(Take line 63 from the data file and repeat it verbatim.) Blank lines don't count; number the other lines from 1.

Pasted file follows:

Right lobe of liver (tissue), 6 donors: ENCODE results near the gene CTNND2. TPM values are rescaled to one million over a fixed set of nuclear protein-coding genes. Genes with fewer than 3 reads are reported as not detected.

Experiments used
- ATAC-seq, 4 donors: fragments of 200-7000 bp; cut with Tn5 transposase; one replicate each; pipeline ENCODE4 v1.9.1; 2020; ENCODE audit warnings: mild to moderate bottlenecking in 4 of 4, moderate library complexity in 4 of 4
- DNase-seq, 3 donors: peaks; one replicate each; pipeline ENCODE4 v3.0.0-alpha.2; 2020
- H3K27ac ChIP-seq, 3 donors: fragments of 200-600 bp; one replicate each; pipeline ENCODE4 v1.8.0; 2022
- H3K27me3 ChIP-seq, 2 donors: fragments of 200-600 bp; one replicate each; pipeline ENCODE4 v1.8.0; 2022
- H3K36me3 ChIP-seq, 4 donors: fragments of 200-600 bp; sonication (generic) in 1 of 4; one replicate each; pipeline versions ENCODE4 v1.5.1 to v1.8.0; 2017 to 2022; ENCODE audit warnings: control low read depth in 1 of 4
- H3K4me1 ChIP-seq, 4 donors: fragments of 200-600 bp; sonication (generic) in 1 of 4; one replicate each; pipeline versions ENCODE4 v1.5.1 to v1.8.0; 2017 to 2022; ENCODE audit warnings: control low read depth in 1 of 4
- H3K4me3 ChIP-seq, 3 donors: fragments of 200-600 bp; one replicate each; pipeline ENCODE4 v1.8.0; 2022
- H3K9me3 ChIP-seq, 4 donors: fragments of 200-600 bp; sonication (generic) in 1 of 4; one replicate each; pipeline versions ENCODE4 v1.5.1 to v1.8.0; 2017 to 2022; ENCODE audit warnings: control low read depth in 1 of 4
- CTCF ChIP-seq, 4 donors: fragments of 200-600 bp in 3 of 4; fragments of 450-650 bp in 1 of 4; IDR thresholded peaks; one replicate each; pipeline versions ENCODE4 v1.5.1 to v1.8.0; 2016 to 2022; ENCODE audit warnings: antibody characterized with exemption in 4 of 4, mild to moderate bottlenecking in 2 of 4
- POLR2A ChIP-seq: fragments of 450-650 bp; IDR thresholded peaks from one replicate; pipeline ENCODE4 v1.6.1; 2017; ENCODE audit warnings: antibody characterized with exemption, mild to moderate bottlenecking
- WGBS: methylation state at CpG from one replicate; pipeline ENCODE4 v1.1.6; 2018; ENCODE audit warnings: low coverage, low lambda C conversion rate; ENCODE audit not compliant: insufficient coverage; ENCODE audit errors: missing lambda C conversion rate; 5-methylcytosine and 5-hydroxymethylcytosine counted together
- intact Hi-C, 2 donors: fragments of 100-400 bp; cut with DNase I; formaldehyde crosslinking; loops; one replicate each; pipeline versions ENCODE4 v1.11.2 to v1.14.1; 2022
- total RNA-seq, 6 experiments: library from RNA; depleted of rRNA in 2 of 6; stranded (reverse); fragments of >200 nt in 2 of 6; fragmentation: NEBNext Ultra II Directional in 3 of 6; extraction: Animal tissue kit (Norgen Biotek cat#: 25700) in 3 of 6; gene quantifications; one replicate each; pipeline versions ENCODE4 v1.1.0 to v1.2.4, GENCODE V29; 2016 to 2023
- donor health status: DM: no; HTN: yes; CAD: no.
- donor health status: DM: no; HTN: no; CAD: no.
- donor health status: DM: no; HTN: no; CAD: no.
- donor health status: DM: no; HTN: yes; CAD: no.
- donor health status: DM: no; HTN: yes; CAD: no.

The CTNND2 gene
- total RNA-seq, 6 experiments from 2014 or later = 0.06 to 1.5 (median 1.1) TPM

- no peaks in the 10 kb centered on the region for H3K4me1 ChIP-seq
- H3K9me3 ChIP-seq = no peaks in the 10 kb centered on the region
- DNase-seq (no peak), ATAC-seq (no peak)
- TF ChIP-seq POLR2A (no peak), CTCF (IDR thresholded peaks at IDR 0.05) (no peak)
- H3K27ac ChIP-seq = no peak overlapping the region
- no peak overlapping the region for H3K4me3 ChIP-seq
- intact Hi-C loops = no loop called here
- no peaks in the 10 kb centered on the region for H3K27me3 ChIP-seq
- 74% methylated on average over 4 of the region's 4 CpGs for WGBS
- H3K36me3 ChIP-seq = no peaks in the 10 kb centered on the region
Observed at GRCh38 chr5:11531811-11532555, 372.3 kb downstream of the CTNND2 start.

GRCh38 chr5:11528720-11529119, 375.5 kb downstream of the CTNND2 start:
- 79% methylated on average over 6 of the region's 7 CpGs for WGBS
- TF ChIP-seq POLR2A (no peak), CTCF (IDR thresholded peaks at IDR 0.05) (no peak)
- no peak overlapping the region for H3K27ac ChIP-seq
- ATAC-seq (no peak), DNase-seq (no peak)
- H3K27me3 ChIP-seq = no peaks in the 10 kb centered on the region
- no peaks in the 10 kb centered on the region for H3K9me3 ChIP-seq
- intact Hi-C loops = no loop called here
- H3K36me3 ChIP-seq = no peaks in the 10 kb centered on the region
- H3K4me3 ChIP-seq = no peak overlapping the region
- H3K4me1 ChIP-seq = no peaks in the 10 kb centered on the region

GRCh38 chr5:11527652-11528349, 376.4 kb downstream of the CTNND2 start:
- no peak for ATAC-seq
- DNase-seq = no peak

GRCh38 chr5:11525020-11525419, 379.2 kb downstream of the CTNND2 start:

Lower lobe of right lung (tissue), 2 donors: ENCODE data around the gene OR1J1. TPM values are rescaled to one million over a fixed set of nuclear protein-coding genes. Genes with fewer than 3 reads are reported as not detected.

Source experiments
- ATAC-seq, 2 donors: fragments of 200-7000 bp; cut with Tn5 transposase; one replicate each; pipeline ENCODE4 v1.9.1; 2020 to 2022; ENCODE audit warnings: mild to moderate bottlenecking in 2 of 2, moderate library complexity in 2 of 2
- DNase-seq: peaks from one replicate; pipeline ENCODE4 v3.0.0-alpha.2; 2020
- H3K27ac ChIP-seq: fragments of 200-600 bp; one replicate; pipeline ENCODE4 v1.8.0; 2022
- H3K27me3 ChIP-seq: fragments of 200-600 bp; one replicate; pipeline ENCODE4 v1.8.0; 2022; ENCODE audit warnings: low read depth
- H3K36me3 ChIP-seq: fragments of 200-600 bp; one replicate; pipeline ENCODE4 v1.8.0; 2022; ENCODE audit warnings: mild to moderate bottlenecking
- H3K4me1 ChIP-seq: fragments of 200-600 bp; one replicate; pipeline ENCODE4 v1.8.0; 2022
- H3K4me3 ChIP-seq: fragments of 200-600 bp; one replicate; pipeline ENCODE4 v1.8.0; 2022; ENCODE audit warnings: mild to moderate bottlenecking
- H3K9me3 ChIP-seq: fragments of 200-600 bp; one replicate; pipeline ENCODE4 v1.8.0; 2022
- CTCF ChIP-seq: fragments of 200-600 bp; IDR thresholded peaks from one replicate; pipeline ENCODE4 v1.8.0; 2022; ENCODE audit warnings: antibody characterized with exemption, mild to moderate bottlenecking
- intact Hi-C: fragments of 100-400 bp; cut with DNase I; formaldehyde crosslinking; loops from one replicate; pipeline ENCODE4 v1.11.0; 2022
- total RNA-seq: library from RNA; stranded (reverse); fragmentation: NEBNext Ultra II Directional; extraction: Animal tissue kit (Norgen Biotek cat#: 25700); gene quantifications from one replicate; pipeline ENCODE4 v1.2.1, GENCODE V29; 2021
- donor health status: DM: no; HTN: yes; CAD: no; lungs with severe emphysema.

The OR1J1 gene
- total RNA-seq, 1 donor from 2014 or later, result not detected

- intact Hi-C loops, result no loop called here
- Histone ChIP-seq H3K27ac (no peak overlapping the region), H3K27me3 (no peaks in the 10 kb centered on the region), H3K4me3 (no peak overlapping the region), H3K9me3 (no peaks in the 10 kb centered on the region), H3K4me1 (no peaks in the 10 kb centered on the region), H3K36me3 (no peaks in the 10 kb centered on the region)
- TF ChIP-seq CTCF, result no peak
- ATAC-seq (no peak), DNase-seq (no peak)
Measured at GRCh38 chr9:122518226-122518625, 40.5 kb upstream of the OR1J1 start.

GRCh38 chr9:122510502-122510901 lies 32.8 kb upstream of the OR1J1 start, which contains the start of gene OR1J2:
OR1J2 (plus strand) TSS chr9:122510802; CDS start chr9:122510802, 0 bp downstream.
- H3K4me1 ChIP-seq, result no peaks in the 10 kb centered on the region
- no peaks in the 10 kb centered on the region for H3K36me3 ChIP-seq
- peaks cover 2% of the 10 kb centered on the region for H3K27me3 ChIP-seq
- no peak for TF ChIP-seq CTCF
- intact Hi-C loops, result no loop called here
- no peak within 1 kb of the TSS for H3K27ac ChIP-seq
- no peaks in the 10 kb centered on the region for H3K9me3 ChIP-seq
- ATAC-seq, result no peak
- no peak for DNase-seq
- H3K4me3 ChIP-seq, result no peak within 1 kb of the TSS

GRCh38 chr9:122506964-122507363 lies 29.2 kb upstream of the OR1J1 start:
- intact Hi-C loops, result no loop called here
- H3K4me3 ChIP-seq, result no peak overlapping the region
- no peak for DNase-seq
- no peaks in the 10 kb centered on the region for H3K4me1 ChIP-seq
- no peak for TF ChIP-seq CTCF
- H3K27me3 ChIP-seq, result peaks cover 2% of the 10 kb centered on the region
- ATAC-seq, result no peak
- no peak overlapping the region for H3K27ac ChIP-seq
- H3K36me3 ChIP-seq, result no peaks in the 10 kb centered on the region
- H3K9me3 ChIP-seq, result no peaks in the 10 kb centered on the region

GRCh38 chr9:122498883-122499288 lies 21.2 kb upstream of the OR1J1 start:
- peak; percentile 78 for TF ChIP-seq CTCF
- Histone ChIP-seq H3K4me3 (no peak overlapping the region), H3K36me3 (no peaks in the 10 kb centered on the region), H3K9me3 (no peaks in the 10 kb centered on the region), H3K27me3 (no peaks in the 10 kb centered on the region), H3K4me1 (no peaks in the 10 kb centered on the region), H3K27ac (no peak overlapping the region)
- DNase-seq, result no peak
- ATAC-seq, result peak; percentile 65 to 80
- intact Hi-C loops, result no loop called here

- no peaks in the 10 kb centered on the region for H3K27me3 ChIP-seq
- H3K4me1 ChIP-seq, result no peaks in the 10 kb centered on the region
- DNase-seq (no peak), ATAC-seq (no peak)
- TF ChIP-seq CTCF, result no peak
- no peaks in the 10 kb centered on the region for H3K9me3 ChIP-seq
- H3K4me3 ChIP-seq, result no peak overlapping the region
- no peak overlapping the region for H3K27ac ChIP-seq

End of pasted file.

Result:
The OR1J1 gene